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Is Swedish difficult to understand ?

  Tags: Swedish
 Language Learning Forum : Questions About Your Target Languages Post Reply
29 messages over 4 pages: 1 2 3
Medulin
Tetraglot
Senior Member
Croatia
Joined 3143 days ago

1199 posts - 2192 votes 
Speaks: Croatian*, English, Spanish, Portuguese
Studies: Norwegian, Hindi, Nepali

 
 Message 25 of 29
22 December 2013 at 12:18pm | IP Logged 
montmorency wrote:
What Iversen calls the sad story regarding Danmark and Sweden may be more to do with
people not perceiving a neighbouring country which seems to be very similar, as being
exotic enough to be worth spending much time and effort over, than a question of
language.


But language differences should not be underestimated, especially pronunciation.
Written Norwegian Bokmaal and written Danish are almost the same (95-98%) yet
mutual comprehension is much lower than that, as in the case of European Spanish
and Continental Portuguese (Spaniards are poor at understanding spoken European
Portuguese).

Edited by Medulin on 22 December 2013 at 12:19pm

2 persons have voted this message useful



eyðimörk
Triglot
Senior Member
France
goo.gl/aT4FY7
Joined 2574 days ago

490 posts - 1157 votes 
Speaks: Swedish*, English, French
Studies: Breton, Italian

 
 Message 26 of 29
22 December 2013 at 2:04pm | IP Logged 
Medulin wrote:
Overall, I'm quite satisfied with my oral comprehension of Swedish.
Most Swedes seem to speak the standard language in public,
although with a local accent, and no weird dialects
(in which vocabulary and morphology is different,
as frequent in Norwegian) are heard.

I think this is an excellent point. Educated or urban speakers will usually attempt to standardise their speech whenever speaking to strangers or people who don't share their dialect. I learned how to do this at home, just hearing my father speak differently on the phone during work calls (clients and the national office) than during personal calls (my family has rural lower working class roots). Most learners won't run into a lot of truly heavy dialect.


Here's a fun video showing the difference (more for the advanced learners, or people wanting to be seriously put off from learning Swedish). They speak with a "local accent" most of the time, except for one attempt at making fun of northerners and another almost Danish grammatical construction that you sometimes find in southern Sweden ("den lilla julafton")... but they are teaching you some dialect words.
2 persons have voted this message useful



drygramul
Tetraglot
Senior Member
Italy
Joined 2943 days ago

165 posts - 269 votes 
Speaks: Persian, Italian*, EnglishC2, GermanB2
Studies: French, Polish

 
 Message 27 of 29
24 December 2013 at 4:07pm | IP Logged 
I started exposing myself to Swedish less than a week ago, with a great deal of discouragement for the spoken language. Additionally I chatted with an ethnic swede of the States that's just at a B1 level after two years and a half of studying the language, so that kinda put me down.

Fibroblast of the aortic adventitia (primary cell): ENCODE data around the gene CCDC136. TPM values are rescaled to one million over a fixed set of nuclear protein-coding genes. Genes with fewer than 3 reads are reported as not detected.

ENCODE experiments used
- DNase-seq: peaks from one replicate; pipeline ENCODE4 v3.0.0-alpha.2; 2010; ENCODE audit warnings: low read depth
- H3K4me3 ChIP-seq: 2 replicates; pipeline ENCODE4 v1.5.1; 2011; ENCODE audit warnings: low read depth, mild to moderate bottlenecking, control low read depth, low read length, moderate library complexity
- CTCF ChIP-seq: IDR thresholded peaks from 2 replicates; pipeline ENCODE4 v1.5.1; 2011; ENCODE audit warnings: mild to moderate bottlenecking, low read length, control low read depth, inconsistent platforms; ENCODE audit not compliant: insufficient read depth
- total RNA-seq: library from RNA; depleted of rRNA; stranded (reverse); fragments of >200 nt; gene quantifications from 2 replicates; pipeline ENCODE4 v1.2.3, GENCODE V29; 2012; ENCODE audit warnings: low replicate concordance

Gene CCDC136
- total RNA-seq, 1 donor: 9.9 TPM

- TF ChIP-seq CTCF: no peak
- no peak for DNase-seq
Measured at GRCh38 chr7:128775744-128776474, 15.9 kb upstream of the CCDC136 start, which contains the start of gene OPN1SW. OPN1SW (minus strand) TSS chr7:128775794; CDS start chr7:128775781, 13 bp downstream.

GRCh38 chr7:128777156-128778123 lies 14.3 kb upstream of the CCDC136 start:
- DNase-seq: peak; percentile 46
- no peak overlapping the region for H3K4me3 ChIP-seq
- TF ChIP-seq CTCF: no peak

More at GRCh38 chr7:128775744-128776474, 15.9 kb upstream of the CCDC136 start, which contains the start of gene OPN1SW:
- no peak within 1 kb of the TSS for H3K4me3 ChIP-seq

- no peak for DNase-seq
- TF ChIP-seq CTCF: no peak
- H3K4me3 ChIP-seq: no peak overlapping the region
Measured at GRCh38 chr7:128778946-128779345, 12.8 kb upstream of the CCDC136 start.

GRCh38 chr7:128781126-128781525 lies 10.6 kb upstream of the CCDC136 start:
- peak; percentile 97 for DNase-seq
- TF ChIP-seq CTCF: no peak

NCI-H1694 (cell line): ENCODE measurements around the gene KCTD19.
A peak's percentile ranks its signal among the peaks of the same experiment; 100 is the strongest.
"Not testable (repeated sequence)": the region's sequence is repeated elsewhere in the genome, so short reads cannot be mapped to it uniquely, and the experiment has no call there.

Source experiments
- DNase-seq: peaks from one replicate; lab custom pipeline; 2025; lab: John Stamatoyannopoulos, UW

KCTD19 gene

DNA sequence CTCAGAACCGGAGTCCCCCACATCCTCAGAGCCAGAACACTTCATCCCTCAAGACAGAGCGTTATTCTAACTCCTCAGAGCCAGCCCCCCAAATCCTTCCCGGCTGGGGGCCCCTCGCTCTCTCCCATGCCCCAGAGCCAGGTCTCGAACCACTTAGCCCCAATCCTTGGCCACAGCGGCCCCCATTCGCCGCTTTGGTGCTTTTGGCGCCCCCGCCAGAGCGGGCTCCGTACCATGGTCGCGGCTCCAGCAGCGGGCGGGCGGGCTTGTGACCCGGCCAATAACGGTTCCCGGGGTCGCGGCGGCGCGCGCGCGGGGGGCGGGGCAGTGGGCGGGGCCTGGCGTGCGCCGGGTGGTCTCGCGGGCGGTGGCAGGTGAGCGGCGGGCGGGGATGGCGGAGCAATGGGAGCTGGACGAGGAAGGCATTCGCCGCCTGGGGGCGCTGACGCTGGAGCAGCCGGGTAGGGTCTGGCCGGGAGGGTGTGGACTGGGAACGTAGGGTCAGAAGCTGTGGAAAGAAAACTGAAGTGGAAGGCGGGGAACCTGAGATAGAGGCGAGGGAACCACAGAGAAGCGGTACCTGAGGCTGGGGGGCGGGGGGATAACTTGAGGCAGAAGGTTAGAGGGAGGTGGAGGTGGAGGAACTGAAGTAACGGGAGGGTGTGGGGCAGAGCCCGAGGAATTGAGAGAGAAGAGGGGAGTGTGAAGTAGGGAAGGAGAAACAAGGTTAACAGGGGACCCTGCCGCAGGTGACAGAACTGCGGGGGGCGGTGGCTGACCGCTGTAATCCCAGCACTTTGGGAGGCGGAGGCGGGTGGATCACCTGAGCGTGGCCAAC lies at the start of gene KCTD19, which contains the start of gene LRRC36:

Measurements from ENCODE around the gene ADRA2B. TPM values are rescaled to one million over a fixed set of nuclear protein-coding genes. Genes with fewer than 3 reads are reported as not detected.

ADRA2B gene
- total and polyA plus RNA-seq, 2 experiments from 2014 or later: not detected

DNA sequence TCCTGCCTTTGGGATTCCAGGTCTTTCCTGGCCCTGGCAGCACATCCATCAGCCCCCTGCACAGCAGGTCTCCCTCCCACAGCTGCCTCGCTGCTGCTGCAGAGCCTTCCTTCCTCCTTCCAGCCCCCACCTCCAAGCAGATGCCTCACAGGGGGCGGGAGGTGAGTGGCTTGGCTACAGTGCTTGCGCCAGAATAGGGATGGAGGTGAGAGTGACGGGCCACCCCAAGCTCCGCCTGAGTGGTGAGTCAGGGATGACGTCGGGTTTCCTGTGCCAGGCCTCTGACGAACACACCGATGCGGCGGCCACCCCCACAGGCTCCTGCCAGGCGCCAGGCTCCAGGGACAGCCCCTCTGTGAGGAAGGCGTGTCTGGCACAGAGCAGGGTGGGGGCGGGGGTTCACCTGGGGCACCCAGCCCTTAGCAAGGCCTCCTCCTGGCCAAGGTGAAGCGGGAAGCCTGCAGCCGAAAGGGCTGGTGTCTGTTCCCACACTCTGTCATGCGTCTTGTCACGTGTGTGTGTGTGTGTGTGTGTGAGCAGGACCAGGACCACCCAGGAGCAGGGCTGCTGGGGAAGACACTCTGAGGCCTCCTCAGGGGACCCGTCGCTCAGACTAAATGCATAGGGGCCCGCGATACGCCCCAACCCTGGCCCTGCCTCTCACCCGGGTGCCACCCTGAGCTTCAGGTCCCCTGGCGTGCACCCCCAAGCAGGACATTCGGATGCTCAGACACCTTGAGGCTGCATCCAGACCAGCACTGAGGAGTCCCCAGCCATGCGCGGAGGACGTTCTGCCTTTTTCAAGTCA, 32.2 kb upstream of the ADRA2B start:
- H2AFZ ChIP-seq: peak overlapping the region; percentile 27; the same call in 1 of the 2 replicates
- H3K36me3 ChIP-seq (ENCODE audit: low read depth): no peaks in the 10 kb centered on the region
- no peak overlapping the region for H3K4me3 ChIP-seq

Now, watching a couple of movies with Swedish subtitles and a rudimentary vocabulary, I can already grasp some sentences and the general meaning, and my ear is getting tuned. I guess that's thanks both to English - which looks very close in grammar too - and previous exposure to German (I had a basic vocabulary of about 500 words at most).

However, when they speak fast, or, as I assume, have a different accent, it's still hard to link what you hear to what you see (subtitles). I wonder if learning to hear and understand will be enough to talk. How did other self-students get to talk and at what point?
1 person has voted this message useful



tarvos
Super Polyglot
Winner TAC 2012
Senior Member
China
likeapolyglot.wordpr
Joined 3182 days ago

5310 posts - 9398 votes 
Speaks: Dutch*, English, Swedish, French, Russian, German, Italian, Norwegian, Mandarin, Romanian, Afrikaans
Studies: Greek, Modern Hebrew, Spanish, Portuguese, Czech, Korean, Esperanto, Finnish

 
 Message 28 of 29
25 December 2013 at 12:12pm | IP Logged 
By talking. No one is stopping you from opening your mouth. I learned words, then started
using them when I thought I could use them (which was after a couple months in my case).
I took some online tutoring and developed it.

Talking and writing is the easiest thing to practice because all you have to do is open
your mouth and try.
3 persons have voted this message useful



eyðimörk
Triglot
Senior Member
France
goo.gl/aT4FY7
Joined 2574 days ago

490 posts - 1157 votes 
Speaks: Swedish*, English, French
Studies: Breton, Italian

 
 Message 29 of 29
25 December 2013 at 1:30pm | IP Logged 
drygramul wrote:
However, when they speak fast, or, as I assume, have a different accent, it's still hard to link what you hear to what you see (subtitles).

Beware that, regardless of the language, subtitles don't always match the spoken language. Sometimes the subtitles appear to be transcription, sometimes the subtitles appear to be standardised to proper written language with written, rather than spoken, grammar.

Subtitles for the hard of hearing are bad enough, but subtitles get completely useless when you're learning with dubbed media. You get the dubbing, which is one person's approximation of the original, working with certain time constraints, and then you get the subtitles which are another person's approximation of the original working with completely different constraints. :P

I'm not saying you shouldn't use subtitles, but if when you've studied for some time you still can't get the text and the sound to match up it might not be you OR the language...


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